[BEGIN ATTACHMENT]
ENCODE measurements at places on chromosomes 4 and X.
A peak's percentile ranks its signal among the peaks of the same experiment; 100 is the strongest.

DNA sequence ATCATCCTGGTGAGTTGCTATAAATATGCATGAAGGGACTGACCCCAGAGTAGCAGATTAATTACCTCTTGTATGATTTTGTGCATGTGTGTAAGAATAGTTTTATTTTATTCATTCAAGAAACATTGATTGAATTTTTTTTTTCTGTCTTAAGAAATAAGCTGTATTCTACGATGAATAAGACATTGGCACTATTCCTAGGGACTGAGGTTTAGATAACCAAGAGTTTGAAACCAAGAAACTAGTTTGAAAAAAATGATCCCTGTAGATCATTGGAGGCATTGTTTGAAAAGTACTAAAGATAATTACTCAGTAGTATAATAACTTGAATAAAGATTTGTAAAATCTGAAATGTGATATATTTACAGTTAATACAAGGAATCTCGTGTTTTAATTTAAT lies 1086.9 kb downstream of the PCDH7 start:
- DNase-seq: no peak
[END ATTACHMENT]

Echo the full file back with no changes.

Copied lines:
ENCODE measurements at places on chromosomes 4 and X.
A peak's percentile ranks its signal among the peaks of the same experiment; 100 is the strongest.

DNA sequence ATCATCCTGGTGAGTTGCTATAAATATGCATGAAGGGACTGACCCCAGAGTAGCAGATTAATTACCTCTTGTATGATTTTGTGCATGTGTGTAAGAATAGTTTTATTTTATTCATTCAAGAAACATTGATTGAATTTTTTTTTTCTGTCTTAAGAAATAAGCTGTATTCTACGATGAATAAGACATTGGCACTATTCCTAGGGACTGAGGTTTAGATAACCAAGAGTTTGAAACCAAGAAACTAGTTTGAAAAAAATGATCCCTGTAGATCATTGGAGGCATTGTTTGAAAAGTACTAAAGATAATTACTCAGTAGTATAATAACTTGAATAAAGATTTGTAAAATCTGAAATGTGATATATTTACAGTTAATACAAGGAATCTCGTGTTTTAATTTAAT lies 1086.9 kb downstream of the PCDH7 start:
- DNase-seq: no peak